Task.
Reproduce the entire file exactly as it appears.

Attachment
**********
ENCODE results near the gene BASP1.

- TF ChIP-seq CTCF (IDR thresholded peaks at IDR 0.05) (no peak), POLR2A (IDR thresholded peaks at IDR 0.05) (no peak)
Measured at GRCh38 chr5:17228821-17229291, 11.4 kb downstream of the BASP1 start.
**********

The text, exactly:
ENCODE results near the gene BASP1.

- TF ChIP-seq CTCF (IDR thresholded peaks at IDR 0.05) (no peak), POLR2A (IDR thresholded peaks at IDR 0.05) (no peak)
Measured at GRCh38 chr5:17228821-17229291, 11.4 kb downstream of the BASP1 start.